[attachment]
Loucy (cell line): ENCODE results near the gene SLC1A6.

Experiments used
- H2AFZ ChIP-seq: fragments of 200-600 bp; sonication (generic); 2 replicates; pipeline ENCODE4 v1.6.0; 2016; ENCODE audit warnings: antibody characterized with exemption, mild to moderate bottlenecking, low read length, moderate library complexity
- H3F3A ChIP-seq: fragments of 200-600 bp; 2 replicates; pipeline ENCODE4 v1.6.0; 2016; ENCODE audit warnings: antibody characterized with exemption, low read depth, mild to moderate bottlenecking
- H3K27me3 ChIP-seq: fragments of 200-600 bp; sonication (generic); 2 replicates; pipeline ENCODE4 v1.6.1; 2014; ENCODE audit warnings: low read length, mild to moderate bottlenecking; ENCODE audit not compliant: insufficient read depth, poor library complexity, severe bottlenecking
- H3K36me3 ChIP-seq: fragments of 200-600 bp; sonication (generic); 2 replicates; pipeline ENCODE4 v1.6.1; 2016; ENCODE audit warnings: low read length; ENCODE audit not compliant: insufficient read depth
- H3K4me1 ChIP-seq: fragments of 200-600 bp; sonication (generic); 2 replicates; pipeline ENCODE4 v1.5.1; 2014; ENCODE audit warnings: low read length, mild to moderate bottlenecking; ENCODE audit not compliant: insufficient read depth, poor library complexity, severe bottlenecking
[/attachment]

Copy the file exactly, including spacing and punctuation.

Loucy (cell line): ENCODE results near the gene SLC1A6.

Experiments used
- H2AFZ ChIP-seq: fragments of 200-600 bp; sonication (generic); 2 replicates; pipeline ENCODE4 v1.6.0; 2016; ENCODE audit warnings: antibody characterized with exemption, mild to moderate bottlenecking, low read length, moderate library complexity
- H3F3A ChIP-seq: fragments of 200-600 bp; 2 replicates; pipeline ENCODE4 v1.6.0; 2016; ENCODE audit warnings: antibody characterized with exemption, low read depth, mild to moderate bottlenecking
- H3K27me3 ChIP-seq: fragments of 200-600 bp; sonication (generic); 2 replicates; pipeline ENCODE4 v1.6.1; 2014; ENCODE audit warnings: low read length, mild to moderate bottlenecking; ENCODE audit not compliant: insufficient read depth, poor library complexity, severe bottlenecking
- H3K36me3 ChIP-seq: fragments of 200-600 bp; sonication (generic); 2 replicates; pipeline ENCODE4 v1.6.1; 2016; ENCODE audit warnings: low read length; ENCODE audit not compliant: insufficient read depth
- H3K4me1 ChIP-seq: fragments of 200-600 bp; sonication (generic); 2 replicates; pipeline ENCODE4 v1.5.1; 2014; ENCODE audit warnings: low read length, mild to moderate bottlenecking; ENCODE audit not compliant: insufficient read depth, poor library complexity, severe bottlenecking